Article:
So as you can see above, 100 is in fact the best value with the net profit tailing off ever so slightly the larger you make the regime filter. The good news is that all values are positive and everything over 100 performs very well with very little difference between 100 through 250. Next let’s test the profit target.
We’ll test from $100 through $1,500 in increments of $100.
More good news again, from the value of 200 and beyond, basically every value is incredibly robust with all targets testing positive. This is really where you can mold the system more to your personality without curve fitting. If you like more winners and small profits, that’s just fine. If you like going for the homeruns with less winners, that’s fine as well…whatever suits your trading personality. So clearly 400 is the best, but it is almost certainly an outlier. BUT…..I actually don’t have a problem if you want to use 400 as your profit target, as long as you don’t expect it do as well as it did in the back test. It made about 39k in the test, but I think a more realistic expectation would be in the neighborhood of 30k which seems to be top of the line for several other values.
Here is a quick look at the percentage of winning trades for each profit target tested. As you can expect, the higher the profit target, the lower percentage of winners you’ll have. It is interesting to note that after about a 600 dollar profit target, the percentage of winners really doesn’t drop off at all.
Lastly, let’s test the stop loss.
We’ll test $100 through $1,000, using increments of $100.
So it’s very interesting that 400 is both the best value for a stop and a profit target. (I wonder if that has anything to do with the historical ATR of the ES?) As you can see, a stop that is too tight hurts the performance and a stop that is too large, while profitable, also hurts performance. The good news being that there is a large “sweet spot” for a stop, anywhere from 300 through 700 which is plenty robust. This is yet again another way you can mold the strategy to your trading personality.
So all in all I think this is a great strategy that has stood up to the test of time as well as our own testing. BUT (I told you there is always a but) there is so much more that could be tested on this strategy to improve the results and weed out some of those really bad periods. There are clear market “regimes” where the market gaps and then backfills the gap, and there are clear “regimes” where the market may be trending and leaves a lot of gaps open. A couple ideas to explore might be to test “equity curve” trading to capitalize on times when the market is in the correct regime for this strategy. Another idea is testing a profit target and stop loss that adjust to volatility or ATR to minimize risk and maximize possible return. What about using the gap fill itself as a target and half that value as a stop? A good position sizing model that can improve leverage in the regimes where this system thrives and decrease it or not trade at all during the bad regimes could really improve results and filter out a lot of unproductive trades. Anyway, that’s just a couple of ideas, I would love to hear others.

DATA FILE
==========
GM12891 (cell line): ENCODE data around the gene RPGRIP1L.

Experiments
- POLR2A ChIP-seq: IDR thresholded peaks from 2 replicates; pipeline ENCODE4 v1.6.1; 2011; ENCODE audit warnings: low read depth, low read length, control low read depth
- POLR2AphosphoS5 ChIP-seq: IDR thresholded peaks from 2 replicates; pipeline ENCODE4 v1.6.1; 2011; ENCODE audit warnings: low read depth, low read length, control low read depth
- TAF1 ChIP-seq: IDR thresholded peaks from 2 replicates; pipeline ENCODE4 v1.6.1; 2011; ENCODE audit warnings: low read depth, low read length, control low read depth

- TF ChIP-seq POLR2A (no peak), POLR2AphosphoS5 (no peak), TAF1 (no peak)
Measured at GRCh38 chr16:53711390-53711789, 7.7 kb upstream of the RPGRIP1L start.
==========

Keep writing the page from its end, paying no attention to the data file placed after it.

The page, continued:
The ATR (Average True Range) for the ES in the entire sample is just over 18 handles. So my very simple and offhand theory on why $400 is the best stop and profit target, assuming 18 is the average range so 9 handles would approximately be the daily midpoint 9*50=450….so the theory then being your stop is on average just big enough to not get stopped out and just large enough to capture the optimum profit assuming two way trading (as only about 28% or so of days end up as trend days). Again, just my cocktail napkin theory.
— By Ben Little
You can follow me on Twitter @TRUmav. I always enjoy sharing and brainstorming ideas with like-minded traders.
Ben has been a private trader for over 7 years and is now a TradeStation Trading App Developer. Finding and exploiting edges is his game, as he’s not only a trader but a professional sports handicapper. You can find him on Twitter @TRUmav for financial commentary, or @BtheHouse for sports betting commentary. If your interested in more models like the one above, check out BtheHouse.com. Ben always enjoys sharing and brainstorming ideas with like-minded traders, bettors, and investors.